It's still a car, but "it's not your father's Oldsmobile," as the advertising jingle says.
That's the message the Days of '47 board members want to share with every Utahn about the state's most high-profile yearly celebration. And they're working to make sure Utah's wide variety of religious and ethnic groups know they mean it.
One of the largest community celebrations in the country, the Days of '47 has traditionally been tied so closely to The Church of Jesus Christ of Latter-day Saints that other segments of the community have often felt excluded, some community leaders say. The church has long supported the parade in particular, with local wards and stakes assigned each year on a rotating basis to fund and build floats for the event. That isn't expected to change.
But chairman Alan Layton and his board want to recognize the pioneering efforts of all faith and ethnic groups and to celebrate them as part of the annual events.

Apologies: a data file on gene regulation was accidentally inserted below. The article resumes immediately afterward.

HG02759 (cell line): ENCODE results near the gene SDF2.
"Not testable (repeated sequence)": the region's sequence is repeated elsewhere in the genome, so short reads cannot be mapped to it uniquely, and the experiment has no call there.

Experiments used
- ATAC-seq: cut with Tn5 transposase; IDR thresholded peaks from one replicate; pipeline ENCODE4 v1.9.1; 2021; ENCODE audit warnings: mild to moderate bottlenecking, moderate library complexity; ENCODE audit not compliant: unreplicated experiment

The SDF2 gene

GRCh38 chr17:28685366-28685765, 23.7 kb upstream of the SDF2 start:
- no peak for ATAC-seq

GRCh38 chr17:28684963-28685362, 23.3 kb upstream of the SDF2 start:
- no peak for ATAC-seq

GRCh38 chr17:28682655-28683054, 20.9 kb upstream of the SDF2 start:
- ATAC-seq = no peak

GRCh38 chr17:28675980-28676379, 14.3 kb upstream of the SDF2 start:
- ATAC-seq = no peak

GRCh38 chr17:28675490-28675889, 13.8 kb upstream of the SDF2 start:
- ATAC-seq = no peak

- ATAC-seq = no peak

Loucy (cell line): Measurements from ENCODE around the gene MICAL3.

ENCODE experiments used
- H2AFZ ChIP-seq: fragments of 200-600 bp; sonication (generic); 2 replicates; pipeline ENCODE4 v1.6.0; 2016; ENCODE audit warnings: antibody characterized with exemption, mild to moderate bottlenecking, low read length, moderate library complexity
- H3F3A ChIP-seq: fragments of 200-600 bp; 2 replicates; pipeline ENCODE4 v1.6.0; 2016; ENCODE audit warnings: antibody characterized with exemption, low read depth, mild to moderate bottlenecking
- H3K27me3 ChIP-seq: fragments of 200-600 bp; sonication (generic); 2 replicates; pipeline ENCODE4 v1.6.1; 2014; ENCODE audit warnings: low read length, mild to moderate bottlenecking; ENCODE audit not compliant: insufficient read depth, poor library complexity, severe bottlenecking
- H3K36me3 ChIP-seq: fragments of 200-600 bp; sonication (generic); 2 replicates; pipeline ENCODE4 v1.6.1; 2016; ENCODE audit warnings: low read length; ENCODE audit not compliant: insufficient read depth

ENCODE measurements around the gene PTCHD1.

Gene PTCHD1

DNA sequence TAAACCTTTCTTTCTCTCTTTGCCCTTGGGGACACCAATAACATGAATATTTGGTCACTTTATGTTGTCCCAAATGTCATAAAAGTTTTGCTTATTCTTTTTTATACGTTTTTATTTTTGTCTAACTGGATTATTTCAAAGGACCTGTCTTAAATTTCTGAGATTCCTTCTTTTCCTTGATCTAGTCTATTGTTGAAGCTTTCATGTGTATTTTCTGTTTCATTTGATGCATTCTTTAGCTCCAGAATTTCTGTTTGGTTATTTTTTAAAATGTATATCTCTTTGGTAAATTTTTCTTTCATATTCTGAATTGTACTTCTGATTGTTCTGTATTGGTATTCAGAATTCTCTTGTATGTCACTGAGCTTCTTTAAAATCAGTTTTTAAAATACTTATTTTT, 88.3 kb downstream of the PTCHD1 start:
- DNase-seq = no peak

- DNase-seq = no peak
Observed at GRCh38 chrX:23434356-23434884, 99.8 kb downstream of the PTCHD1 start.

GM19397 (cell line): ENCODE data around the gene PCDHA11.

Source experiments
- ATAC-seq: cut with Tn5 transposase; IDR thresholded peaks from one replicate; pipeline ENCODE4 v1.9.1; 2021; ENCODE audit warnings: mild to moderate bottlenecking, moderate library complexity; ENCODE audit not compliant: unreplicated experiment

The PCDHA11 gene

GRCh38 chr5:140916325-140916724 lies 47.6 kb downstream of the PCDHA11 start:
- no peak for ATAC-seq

They're looking for ways to encourage early planning and funding for every constituency and have even adopted a mission statement for the organization that says the celebration "will promote a spirit of love that includes people of all ethnic and cultural backgrounds, faiths and individual talents."
They're also looking for a wide variety of volunteers.
One new part of the "engine" for the celebration will include a culture fest to be held on Saturday, July 21, at This Is the Place Heritage Park. Dancing, music, food and activities that celebrate Utah's various religious and ethnic communities will be offered on the grounds outside the park, with free public access to the area.
Like the chassis of the old family sedan, the annual Days of '47 celebration will always be built on an undergirding of pioneer heritage, according to Layton, president of Layton Construction.
The body will center on traditional activities such as the July 24 parade, the rodeo, the marathon and the pops concert. But the engine that powers the car is being redesigned — "slowly, carefully and with great care" — to ensure the impetus for the celebration includes the entire community, rather than simply one large segment of it.